Although voter ID laws have become a hot topic of political debate, existing scholarship has failed to produce conclusive evidence concerning the existence or frequency of electoral fraud, especially the type of fraud that would be prevented by photo identification laws and signature verification protocols for voting by mail. We propose a new method of measuring election fraud, especially identity fraud, that is superior to previous measurement efforts because it measures actual instances of fraud rather than waiting for conclusive proof of fraud produced in a criminal prosecution. We test our method in multiple jurisdictions, including two known cases of electoral fraud, and we find no additional cases of fraud. We speculate that public access to voting and registration records play an important role in preventing this type of election fraud, suggesting that these practices are perhaps more important than voter ID laws in preventing election fraud.

How Stop-and-Frisk Affects White People

A confluence of unrelated events — New York City’s mayoral election, NYC Police Commish Ray Kelly being floated as a potential Dept. of Homeland Security Chief, a big judicial ruling — have put stop-and-frisk policies under the microscope. (Also, let’s not forget Joan from the Upper West Side.)

Much has been written about the negative impact such policies have on Black and Hispanic communities. And much has been written about the constitutionality of randomly searching people on the street. But how does stop-and-frisk affect those who aren’t being stopped or frisked. Or as they like to say in the halls of the Capitol, “how does this policy affect White people?”

A new study set to be published in Law and Human Behavior suggests that racial profiling makes white people more likely to engage in illicit behavior. The study, which was led by Georgia Southern’s Amy Hackney, used an experimental setting in which groups composed of White and Black students were tested on their ability to complete difficult anagrams. Students had access to an answer key and graded their own exams, and so they had ample opportunity to cheat. The manipulation occurred right before the test began, when the experimenter stared directly at two students and explained that cheating would not be tolerated. He then asked both students to move their desks closer to the front of the room. In one condition the two students were Black. In another condition the two students were White. A third condition with no profiling functioned as a control.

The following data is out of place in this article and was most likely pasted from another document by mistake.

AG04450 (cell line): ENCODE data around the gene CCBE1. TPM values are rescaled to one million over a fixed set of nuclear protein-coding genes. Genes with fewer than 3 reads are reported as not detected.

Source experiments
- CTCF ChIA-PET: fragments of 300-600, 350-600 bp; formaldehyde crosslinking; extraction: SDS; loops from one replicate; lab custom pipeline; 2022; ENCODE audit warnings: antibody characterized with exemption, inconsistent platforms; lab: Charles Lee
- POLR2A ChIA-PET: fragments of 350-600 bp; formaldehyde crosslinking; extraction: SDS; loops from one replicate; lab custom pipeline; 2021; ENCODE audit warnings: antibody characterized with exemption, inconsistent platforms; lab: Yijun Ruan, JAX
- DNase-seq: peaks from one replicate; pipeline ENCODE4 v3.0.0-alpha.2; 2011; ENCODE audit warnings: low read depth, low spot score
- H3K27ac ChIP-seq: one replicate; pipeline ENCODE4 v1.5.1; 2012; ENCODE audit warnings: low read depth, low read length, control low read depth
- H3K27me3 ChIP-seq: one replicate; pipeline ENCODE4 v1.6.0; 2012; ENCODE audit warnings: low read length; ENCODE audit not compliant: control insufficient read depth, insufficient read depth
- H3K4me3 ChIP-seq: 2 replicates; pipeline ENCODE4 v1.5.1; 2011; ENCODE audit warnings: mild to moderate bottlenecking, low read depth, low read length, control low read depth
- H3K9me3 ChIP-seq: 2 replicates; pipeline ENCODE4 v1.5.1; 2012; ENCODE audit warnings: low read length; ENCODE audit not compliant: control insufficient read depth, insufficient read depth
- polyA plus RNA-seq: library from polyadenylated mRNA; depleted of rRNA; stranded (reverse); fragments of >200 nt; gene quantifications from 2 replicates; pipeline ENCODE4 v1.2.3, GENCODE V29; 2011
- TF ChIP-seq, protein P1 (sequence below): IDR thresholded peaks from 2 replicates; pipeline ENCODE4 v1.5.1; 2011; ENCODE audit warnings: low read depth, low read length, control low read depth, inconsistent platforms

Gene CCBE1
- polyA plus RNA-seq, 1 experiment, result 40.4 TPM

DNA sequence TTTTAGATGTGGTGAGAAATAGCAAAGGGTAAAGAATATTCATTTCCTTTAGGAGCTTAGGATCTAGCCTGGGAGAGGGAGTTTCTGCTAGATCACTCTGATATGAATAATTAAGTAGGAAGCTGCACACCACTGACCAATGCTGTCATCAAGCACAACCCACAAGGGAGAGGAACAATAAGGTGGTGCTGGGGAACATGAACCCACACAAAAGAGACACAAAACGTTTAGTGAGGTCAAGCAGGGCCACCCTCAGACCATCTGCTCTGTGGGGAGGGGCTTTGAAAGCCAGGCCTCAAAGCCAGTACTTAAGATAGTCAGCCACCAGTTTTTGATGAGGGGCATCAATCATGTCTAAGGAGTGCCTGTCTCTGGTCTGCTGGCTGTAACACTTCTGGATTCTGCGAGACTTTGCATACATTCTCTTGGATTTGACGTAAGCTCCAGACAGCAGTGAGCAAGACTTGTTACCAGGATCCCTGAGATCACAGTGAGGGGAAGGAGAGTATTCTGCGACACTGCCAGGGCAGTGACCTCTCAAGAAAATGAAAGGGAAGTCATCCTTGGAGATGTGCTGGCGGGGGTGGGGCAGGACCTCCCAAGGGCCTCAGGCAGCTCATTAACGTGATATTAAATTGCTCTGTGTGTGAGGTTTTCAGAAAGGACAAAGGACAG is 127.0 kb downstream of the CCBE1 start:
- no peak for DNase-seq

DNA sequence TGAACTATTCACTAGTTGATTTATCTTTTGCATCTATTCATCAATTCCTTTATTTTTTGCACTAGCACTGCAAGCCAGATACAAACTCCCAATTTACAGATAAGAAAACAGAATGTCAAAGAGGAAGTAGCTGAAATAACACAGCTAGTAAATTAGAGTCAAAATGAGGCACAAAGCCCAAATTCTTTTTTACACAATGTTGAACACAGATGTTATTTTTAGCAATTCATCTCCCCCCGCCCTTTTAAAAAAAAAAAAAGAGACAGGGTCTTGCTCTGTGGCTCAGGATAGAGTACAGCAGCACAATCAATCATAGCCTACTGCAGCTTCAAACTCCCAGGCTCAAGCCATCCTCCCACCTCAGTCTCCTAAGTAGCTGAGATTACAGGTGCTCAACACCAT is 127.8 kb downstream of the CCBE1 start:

Examining two types of students (White and Black) in three different conditions produced produced six measurements of cheating frequency. They were all fairly similar, but there was one exception. White students cheated more when they saw Black students being profiled. They cheated at a higher rate than black students who saw Whites profiled, Whites who saw Whites profiled, or either group when there was no profiling.

We theorized that heightened surveillance of members of a minority group would increase illicit activity in the majority group—that it would have a reverse deterrent effect. We found that White participants in the Black-profiled condition cheated more than participants in any other condition. Although cheating on a test of this sort is not a crime, it is a dishonest behavior that is a particularly serious transgression in academic settings. These results indicate that racial profiling could increase crime among nonprofiled groups, having a counterproductive effect.

Hackney reasoned that seeing others get profiled increases your feeling of impunity, but there doesn’t have to be an overwhelming feeling of impunity for profiling to affect non-profiled groups. Even if people aren’t thinking, “I’m white, therefore I can get away with this,” they still may come to believe their actions are more justifiable. Eventually a bar fight becomes mischief rather than assault, or stealing that piece of art your friend will love is an act of kindness rather than breaking and entering. Perhaps you manage to rationalize stealing a marble rye from an old lady.

When talking about stop-and-frisk it’s easy to get caught up in the intricacies of crime statistics and constitutional law. But it’s important to remember that these policies influence social norms and the way people see themselves. When people of different races are treated differently based on conjecture — even when that conjecture is based on cursory data — it has an impact on the way people see the world. Ending stop-and-frisk might not fix our culture of white crime, but it would create an image of society that’s marginally more conducive to social progress.
Hackney, A.A., & Glaser, J. (2013). Reverse Deterrence in Racial Profiling: Increased Transgressions by Nonprofiled Whites. Law and Human Behavior DOI: 10.1037/lhb0000038

Rethinking the Marshmallow Experiment